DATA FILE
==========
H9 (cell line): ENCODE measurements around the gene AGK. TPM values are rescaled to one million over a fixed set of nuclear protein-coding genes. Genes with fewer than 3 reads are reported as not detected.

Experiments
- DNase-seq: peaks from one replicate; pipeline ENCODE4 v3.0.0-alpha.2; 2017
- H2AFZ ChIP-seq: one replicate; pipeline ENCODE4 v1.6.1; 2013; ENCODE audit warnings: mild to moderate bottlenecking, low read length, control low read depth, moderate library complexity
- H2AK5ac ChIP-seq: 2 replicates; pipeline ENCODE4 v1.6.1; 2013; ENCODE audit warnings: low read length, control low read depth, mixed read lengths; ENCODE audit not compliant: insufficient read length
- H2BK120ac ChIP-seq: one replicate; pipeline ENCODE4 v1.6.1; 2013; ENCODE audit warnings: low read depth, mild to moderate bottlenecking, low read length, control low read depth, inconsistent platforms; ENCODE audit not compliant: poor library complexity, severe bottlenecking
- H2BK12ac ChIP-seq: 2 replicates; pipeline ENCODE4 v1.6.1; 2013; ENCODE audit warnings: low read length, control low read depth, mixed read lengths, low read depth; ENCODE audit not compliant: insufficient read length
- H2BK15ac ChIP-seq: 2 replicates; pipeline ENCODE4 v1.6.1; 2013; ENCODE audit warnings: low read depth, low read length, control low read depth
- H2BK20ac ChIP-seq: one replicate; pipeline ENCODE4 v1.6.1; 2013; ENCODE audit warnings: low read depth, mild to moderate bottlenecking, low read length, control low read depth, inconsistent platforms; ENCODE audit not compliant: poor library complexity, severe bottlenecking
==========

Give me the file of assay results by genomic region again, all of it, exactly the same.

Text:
H9 (cell line): ENCODE measurements around the gene AGK. TPM values are rescaled to one million over a fixed set of nuclear protein-coding genes. Genes with fewer than 3 reads are reported as not detected.

Experiments
- DNase-seq: peaks from one replicate; pipeline ENCODE4 v3.0.0-alpha.2; 2017
- H2AFZ ChIP-seq: one replicate; pipeline ENCODE4 v1.6.1; 2013; ENCODE audit warnings: mild to moderate bottlenecking, low read length, control low read depth, moderate library complexity
- H2AK5ac ChIP-seq: 2 replicates; pipeline ENCODE4 v1.6.1; 2013; ENCODE audit warnings: low read length, control low read depth, mixed read lengths; ENCODE audit not compliant: insufficient read length
- H2BK120ac ChIP-seq: one replicate; pipeline ENCODE4 v1.6.1; 2013; ENCODE audit warnings: low read depth, mild to moderate bottlenecking, low read length, control low read depth, inconsistent platforms; ENCODE audit not compliant: poor library complexity, severe bottlenecking
- H2BK12ac ChIP-seq: 2 replicates; pipeline ENCODE4 v1.6.1; 2013; ENCODE audit warnings: low read length, control low read depth, mixed read lengths, low read depth; ENCODE audit not compliant: insufficient read length
- H2BK15ac ChIP-seq: 2 replicates; pipeline ENCODE4 v1.6.1; 2013; ENCODE audit warnings: low read depth, low read length, control low read depth
- H2BK20ac ChIP-seq: one replicate; pipeline ENCODE4 v1.6.1; 2013; ENCODE audit warnings: low read depth, mild to moderate bottlenecking, low read length, control low read depth, inconsistent platforms; ENCODE audit not compliant: poor library complexity, severe bottlenecking